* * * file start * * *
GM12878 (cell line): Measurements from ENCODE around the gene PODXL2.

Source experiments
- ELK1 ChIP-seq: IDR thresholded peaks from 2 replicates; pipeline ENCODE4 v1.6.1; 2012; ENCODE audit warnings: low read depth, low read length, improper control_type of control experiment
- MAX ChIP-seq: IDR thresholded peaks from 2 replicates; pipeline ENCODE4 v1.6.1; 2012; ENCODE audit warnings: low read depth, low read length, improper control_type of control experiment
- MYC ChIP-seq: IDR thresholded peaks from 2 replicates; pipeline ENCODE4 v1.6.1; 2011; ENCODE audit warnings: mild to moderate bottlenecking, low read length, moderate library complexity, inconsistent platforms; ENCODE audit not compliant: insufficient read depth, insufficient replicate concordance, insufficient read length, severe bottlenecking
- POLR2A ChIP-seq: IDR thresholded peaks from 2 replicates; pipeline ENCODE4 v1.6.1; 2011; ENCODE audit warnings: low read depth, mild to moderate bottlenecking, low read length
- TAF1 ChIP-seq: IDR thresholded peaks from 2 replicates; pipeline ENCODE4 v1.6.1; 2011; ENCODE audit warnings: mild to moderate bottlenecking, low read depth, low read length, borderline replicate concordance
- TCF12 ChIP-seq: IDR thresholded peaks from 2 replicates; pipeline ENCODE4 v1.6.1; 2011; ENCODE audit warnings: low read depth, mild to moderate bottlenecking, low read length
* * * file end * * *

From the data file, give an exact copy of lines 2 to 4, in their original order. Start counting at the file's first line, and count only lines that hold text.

Source experiments
- ELK1 ChIP-seq: IDR thresholded peaks from 2 replicates; pipeline ENCODE4 v1.6.1; 2012; ENCODE audit warnings: low read depth, low read length, improper control_type of control experiment
- MAX ChIP-seq: IDR thresholded peaks from 2 replicates; pipeline ENCODE4 v1.6.1; 2012; ENCODE audit warnings: low read depth, low read length, improper control_type of control experiment